Earlier this month, China quietly acknowledged the creation of a new “Internet news coordination bureau,” officially responsible for “guidance, coordination and other work related to the construction and management of Web culture.” And just this week, China’s legislature proposed an amendment to the Law on Guarding State Secrets that would require telecommunications companies to “detect, report and delete” leaks of “state secrets,” broadly defined by the government as “information concerning national security and interests that, if released, would harm the country’s security and interests.” These measures are just the latest pieces fastened to a massive regulatory system, much to the chagrin of the international human rights community and many of China’s 400 million Internet users.
Saturday, May 01, 2010
China blocks me!
I'm in Hong Kong this week after 15 days in China (fantastic and all that) where I found that access to Open and Shut is blocked.The thought of Chinese officials beavering away to find me in the blogosphere, making sense of my ramblings and then cutting access seems a bit bizarre.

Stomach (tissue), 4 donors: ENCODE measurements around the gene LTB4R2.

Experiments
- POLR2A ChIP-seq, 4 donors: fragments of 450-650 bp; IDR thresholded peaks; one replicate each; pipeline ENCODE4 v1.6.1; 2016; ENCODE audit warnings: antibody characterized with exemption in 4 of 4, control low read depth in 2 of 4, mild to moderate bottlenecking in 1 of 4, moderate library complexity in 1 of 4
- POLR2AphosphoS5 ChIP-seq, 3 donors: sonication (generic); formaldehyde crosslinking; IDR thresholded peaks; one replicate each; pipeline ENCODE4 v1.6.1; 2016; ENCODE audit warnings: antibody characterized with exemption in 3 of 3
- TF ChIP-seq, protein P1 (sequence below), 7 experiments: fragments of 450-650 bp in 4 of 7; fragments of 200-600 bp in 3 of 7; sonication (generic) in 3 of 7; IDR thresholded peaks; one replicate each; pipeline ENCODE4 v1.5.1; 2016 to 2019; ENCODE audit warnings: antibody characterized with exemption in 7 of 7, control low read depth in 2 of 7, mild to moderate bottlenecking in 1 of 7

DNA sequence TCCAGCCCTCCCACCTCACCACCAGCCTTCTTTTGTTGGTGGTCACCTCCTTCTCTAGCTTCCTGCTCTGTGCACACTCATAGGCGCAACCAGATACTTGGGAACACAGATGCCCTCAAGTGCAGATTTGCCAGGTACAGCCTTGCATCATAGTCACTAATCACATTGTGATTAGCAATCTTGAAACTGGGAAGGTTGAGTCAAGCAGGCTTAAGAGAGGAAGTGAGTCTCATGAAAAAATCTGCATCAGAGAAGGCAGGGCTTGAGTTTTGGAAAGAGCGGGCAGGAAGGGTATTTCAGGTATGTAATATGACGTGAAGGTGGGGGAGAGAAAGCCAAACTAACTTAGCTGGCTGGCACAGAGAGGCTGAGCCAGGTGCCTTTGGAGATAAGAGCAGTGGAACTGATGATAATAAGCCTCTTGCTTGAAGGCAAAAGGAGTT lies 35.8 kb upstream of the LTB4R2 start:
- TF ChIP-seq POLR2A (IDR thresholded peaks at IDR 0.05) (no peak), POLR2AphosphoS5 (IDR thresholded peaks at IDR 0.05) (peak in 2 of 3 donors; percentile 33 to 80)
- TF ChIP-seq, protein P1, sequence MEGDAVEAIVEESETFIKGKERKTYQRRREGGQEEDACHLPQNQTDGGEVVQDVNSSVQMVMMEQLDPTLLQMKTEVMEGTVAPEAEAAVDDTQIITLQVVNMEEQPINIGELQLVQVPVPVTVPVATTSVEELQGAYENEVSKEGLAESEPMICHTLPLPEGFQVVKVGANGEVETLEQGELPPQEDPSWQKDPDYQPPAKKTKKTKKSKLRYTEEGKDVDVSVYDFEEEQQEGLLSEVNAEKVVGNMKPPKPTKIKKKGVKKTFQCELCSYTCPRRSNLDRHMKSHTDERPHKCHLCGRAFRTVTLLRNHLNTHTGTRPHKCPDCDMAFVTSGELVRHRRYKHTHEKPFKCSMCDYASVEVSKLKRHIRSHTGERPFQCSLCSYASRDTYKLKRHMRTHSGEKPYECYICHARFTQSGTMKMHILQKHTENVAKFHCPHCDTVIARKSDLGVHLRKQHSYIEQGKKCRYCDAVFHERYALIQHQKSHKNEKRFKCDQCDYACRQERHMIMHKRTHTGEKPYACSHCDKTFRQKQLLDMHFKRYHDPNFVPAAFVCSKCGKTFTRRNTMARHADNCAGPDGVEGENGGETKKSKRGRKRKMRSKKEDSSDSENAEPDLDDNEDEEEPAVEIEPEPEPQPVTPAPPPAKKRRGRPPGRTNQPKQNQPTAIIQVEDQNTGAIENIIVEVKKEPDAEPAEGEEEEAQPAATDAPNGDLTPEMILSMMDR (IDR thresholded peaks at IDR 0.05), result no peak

The explanation would have to be that key word blocks are in place for terms like freedom of information, open government, etc. so I'm not taking the ban personally as either a slight or compliment. But if anyone in China is reading, I'd be glad to hear your side of the story.
This blog will resume something close to normal transmission shortly.
Update: Shane McLeod of the ABC tells me there is a blanket block in China on blogs hosted on Blogspot and similar blog sites. This post by John Prandato refers to China's recent attempts to tighten the grip following the departure of Google (I could use Google in China but selective links were blocked):
Prandato (and McLeod) mention that net savvy locals get around the block problem through virtual private networks, but two weeks enjoying other things there meant I never came close to this solution.